Come Friday, Patients Will Begin To Feel Impact of Sequestration

February 26, 2013 at 9:40 pm Leave a comment

Sequestration is the buzz word lately.

With the $85 billion in spending cuts set to hit the government, and subsequently all Americans, March 1, it’s time to learn how this will really impact health care.

The unfortunate thing is that there are very few real details out there about the sequester, and as we all know, the devil is in the details. All that is available is estimates as to how it will impact federal agencies and the states as a whole. But there’s no doubt that health care in the country will suffer if our leaders don’t figure things out by Friday.

So how exactly will the sequester impact health care? Here are some of the basics that I’ve gathered from various articles and reports:


There would be a two percent cut to Medicare ($11 million this year alone), costing cost hospitals and doctors more than 200,000 jobs just this year.


An eight percent cut to the Food and Drug Administration would occur this year, mostly in staff, and would cause delays in the approval of new drugs and medical devices.

Additionally, the FDA would have to perform about 2,100 fewer food safety inspections, which could cause an increase future food-borne illnesses that weren’t found during inspection.


There would be a $66 million cut in grants to help establish state health insurance exchange programs and $76 million cut to the Affordable Care Act’s prevention and public health trust fund.


The National Institutes of Health would be cut by more than $1.6 billion, which could result in the loss of tens of thousands of jobs.

Cuts to the NIH would delay progress on the prevention of chronic illnesses and on the development of treatments for common and rare diseases affecting Americans.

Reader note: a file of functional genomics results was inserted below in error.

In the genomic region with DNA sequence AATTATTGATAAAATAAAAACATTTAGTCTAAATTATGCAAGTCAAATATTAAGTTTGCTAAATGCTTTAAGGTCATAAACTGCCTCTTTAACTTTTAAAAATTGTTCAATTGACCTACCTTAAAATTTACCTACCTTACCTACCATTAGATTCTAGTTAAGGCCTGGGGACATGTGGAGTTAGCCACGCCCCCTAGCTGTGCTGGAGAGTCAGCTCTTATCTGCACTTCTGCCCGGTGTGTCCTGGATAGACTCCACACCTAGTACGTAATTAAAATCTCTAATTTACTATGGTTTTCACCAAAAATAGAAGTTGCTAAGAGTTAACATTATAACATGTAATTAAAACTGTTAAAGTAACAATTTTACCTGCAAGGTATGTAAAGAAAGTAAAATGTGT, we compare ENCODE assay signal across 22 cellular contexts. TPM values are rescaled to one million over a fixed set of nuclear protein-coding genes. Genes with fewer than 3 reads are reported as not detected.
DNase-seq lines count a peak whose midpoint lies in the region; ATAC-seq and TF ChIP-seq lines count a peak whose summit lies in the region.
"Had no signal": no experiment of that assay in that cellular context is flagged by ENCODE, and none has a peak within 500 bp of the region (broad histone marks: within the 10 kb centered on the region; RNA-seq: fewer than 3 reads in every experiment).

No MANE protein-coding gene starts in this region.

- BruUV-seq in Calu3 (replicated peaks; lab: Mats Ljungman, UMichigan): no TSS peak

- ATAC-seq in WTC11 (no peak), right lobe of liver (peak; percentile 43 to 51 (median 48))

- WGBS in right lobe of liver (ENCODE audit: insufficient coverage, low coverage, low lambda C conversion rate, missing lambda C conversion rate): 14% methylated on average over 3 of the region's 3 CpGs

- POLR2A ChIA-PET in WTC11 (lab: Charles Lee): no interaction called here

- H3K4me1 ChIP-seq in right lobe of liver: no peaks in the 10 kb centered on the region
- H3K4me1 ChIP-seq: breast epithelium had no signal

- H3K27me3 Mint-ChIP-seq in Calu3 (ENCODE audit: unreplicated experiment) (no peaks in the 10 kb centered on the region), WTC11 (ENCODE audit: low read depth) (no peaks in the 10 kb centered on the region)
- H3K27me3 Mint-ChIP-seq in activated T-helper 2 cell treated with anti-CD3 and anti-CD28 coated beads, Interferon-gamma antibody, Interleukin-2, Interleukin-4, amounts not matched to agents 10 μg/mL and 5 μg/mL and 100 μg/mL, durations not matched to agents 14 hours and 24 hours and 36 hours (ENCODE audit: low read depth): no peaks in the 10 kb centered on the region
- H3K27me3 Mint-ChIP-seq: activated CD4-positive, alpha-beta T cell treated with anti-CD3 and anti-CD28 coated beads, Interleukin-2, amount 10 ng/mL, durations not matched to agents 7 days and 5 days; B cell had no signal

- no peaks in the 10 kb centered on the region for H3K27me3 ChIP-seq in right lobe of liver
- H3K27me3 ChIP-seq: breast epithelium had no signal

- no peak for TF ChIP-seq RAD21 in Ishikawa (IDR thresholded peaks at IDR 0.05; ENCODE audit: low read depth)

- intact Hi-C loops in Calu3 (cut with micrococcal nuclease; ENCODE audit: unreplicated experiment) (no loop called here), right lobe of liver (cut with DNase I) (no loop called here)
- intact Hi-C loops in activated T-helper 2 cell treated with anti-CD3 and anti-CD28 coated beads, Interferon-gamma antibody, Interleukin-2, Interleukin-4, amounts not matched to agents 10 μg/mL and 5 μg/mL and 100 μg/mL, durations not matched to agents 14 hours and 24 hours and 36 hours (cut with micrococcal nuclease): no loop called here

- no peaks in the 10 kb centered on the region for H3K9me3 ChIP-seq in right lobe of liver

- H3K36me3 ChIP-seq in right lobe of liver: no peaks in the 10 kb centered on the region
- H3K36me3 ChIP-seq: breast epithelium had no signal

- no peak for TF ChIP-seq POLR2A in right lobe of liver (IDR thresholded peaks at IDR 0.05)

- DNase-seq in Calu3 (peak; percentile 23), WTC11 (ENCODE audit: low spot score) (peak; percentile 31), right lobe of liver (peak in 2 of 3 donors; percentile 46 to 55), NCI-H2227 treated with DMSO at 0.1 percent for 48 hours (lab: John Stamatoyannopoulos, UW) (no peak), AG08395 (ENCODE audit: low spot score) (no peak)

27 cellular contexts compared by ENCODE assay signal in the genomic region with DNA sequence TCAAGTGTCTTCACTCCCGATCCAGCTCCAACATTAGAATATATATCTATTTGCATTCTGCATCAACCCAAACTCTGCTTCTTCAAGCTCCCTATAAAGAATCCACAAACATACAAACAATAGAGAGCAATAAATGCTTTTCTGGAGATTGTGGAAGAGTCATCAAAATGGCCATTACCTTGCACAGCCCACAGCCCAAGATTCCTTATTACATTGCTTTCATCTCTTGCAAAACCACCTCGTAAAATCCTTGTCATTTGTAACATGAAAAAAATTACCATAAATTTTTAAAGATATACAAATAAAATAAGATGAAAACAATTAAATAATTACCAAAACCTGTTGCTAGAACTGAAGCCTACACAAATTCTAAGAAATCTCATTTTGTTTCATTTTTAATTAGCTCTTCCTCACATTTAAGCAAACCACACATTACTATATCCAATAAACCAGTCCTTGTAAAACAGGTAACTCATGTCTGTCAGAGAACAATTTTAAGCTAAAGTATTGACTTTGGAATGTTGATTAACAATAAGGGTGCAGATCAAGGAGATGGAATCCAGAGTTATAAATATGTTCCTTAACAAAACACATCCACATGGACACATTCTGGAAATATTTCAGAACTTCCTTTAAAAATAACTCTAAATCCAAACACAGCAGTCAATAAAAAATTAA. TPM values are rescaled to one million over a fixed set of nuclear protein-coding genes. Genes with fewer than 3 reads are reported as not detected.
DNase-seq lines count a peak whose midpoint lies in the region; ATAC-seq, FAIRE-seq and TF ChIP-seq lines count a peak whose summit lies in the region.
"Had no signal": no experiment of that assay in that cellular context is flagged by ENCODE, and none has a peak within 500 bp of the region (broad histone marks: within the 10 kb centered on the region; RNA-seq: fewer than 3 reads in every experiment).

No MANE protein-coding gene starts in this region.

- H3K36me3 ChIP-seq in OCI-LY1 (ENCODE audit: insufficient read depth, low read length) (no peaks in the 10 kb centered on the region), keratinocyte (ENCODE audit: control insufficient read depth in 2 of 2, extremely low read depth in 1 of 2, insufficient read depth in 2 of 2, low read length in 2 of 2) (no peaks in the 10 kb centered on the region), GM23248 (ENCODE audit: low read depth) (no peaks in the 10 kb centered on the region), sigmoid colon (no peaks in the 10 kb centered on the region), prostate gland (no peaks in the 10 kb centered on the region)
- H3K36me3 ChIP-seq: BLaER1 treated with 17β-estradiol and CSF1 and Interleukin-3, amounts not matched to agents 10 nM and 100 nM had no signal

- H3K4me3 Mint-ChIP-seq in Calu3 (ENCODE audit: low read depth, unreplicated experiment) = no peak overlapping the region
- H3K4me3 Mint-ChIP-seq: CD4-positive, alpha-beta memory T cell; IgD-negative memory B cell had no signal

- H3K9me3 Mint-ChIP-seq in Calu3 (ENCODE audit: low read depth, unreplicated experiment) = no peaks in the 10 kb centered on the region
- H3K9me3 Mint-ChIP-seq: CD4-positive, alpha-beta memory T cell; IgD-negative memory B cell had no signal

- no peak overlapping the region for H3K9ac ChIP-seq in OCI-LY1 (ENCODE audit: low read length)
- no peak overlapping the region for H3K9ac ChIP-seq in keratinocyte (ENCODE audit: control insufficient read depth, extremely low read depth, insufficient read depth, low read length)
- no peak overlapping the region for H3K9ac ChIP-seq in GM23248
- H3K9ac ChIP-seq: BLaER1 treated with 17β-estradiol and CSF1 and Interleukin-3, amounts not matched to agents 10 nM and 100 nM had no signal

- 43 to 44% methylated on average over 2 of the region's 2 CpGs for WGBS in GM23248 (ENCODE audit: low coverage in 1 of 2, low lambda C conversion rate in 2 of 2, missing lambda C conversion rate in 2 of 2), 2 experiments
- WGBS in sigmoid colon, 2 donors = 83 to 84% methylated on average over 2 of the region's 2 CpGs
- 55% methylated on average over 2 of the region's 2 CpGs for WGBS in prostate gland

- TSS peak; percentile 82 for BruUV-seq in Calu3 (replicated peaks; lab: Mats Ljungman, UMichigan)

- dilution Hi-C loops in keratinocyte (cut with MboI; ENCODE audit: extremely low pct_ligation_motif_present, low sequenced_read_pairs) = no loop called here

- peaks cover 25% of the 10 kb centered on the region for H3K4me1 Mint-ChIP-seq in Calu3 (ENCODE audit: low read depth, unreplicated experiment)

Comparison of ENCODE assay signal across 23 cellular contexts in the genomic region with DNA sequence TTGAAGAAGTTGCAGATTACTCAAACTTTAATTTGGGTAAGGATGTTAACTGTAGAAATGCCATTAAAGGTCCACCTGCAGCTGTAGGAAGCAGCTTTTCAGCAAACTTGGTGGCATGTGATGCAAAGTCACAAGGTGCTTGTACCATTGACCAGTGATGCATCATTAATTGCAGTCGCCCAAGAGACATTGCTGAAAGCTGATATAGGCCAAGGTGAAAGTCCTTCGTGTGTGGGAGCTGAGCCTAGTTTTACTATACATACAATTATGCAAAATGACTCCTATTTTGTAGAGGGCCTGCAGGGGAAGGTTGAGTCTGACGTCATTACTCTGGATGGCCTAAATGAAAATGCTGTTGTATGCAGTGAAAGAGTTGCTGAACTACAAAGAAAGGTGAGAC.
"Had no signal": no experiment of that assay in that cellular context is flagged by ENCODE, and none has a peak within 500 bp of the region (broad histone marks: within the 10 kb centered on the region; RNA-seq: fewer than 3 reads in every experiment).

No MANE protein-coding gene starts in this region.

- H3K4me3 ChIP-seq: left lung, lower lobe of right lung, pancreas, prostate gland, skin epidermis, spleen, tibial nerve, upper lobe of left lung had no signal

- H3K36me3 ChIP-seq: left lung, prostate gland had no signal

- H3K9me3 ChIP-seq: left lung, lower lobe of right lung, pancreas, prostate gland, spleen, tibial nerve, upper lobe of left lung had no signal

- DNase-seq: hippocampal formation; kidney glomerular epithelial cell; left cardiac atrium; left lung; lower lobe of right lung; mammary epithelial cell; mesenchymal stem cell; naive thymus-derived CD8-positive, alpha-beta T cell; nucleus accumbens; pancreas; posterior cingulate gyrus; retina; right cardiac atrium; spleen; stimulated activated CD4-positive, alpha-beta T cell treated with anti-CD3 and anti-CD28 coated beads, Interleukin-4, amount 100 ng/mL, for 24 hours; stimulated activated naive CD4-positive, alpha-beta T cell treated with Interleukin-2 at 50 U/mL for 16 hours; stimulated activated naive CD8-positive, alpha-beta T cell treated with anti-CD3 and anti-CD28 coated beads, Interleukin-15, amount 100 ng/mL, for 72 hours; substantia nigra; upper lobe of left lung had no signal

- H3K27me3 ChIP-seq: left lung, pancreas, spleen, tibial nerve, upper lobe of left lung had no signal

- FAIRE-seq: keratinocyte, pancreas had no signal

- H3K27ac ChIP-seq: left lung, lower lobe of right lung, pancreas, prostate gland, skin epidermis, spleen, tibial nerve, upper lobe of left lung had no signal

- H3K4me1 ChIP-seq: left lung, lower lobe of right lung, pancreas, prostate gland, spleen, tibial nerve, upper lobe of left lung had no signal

There could be a 7.5 to 12 percent cut across-the-board to the Substance Abuse and Mental Services Health Administration, resulting in over 373,000 seriously mentally ill adults and children not receiving the mental health services they need.

Additionally, admissions to inpatient facilities for addiction services could be reduced by 109,000 and people receiving treatment for substance abuse could be reduced by almost 91,000.


Approximately 211,958 fewer children would receive vaccinations through a grant program to states and cities which provides vaccines to underinsured children and adults.


The Centers for Disease Control and Prevention would face approximately $350 million in cuts this year alone in 12 of its budget categories.

Additionally, cuts to the CDC would mean a reduction of 2,000 disease control specialists who help find and stop food-borne disease outbreaks, meningitis, pneumonia, flu, HIV and other critical health issues.


Cuts to the AIDS Drug Assistance Program could reduce the amount of people having access to HIV medications by 7,400. Additionally, approximately 424,000 fewer tests could be conducted by CDC state grantees.


Indian Health Service and Tribal hospitals and clinics would have to provide 3,000 fewer inpatient admissions and 804,000 fewer outpatient visits.

This isn’t everything that will be impacted- all those details are yet to be determined or publicly announced (that I could find). However, from what I can see, the sequester is not going to be good for those of us who depend on a strong health care system. I really hope Congress gets their act together and comes up with a compromise before March 1. If they don’t, we will all be greatly impacted by the cuts to come.

Sources:, NBC News, Committee on Appropriations, HHS Letter, The Hill, APHA


Entry filed under: Affordable Care Act, General Disease, IBD News, Legislation, Mental Health, Treatment.

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